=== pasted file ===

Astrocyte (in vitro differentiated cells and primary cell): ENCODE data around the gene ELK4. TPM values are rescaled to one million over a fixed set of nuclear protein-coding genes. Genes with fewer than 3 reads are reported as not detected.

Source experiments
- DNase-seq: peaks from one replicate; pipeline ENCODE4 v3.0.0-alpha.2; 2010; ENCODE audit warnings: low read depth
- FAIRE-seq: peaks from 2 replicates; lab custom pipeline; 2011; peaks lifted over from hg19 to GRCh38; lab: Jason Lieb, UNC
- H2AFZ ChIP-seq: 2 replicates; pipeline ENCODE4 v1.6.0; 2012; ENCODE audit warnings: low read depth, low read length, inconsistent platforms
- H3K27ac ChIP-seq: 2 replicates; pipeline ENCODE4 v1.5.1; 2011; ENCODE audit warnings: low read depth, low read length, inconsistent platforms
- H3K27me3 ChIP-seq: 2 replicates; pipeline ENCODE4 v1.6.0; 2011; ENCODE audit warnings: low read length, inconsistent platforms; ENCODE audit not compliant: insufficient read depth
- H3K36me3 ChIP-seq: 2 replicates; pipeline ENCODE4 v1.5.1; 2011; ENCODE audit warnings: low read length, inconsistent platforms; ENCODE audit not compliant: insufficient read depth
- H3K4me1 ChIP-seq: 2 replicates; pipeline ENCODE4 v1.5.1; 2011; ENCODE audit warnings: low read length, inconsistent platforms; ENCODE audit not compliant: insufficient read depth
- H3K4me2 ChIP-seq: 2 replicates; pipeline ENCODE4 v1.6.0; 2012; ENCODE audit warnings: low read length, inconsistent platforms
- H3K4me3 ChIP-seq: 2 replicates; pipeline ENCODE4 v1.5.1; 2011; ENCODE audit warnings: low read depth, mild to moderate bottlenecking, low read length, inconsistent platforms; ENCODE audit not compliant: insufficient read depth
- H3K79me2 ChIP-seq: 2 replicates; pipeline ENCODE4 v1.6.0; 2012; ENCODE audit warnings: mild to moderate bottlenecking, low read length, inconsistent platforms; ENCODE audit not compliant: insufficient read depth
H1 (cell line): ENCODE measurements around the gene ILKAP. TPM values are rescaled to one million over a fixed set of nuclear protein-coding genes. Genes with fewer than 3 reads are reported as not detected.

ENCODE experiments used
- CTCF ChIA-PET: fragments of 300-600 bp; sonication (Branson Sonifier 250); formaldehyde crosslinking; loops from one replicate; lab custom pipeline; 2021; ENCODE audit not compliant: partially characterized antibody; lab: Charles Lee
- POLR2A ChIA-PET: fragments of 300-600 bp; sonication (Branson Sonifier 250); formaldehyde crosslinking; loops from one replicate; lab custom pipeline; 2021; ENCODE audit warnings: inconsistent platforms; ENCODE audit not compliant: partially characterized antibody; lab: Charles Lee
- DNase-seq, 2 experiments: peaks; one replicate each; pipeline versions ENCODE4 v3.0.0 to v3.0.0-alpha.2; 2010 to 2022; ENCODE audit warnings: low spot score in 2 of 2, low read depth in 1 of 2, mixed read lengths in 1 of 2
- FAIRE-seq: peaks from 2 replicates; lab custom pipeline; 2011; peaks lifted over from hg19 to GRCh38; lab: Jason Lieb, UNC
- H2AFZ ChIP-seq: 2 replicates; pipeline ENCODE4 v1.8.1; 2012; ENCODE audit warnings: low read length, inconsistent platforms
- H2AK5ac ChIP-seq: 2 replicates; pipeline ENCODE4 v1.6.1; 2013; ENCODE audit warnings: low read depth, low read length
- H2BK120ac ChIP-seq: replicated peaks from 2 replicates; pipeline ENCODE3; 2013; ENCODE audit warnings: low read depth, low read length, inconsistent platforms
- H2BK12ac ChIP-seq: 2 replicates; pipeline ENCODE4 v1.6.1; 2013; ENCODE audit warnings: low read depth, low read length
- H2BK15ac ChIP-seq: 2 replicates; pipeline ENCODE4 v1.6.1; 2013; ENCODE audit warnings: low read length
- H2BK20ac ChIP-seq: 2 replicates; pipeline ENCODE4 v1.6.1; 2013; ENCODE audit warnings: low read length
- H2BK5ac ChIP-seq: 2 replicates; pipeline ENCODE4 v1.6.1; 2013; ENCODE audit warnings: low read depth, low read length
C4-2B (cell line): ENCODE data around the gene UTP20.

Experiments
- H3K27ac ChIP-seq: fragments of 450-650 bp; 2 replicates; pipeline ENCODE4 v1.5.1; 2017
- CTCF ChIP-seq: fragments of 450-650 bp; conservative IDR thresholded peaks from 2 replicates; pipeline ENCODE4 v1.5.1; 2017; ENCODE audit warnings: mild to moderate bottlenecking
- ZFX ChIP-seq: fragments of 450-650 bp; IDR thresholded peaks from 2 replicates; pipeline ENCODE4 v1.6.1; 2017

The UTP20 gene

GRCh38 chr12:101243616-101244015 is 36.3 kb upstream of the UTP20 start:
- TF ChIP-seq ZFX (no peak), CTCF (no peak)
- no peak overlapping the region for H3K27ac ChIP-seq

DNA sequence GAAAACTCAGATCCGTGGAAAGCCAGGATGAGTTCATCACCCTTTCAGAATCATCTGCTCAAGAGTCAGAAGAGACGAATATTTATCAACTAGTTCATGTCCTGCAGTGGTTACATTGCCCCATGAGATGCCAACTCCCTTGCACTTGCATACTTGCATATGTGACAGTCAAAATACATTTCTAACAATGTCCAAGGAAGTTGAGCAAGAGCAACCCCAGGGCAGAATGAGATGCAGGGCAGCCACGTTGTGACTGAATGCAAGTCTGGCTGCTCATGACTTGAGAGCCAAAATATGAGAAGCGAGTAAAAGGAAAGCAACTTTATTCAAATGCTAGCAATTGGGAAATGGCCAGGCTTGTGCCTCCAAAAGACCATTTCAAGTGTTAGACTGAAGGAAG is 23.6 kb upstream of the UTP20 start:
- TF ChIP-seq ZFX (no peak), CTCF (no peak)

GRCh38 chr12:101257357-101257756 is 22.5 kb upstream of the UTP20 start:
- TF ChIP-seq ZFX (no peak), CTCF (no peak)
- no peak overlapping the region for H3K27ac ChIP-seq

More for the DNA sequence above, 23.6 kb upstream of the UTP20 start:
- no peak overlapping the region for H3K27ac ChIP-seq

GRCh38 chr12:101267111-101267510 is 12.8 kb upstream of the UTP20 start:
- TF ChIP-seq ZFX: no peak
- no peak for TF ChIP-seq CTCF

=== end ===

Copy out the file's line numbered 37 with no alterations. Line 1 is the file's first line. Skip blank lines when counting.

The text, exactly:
GRCh38 chr12:101257357-101257756 is 22.5 kb upstream of the UTP20 start: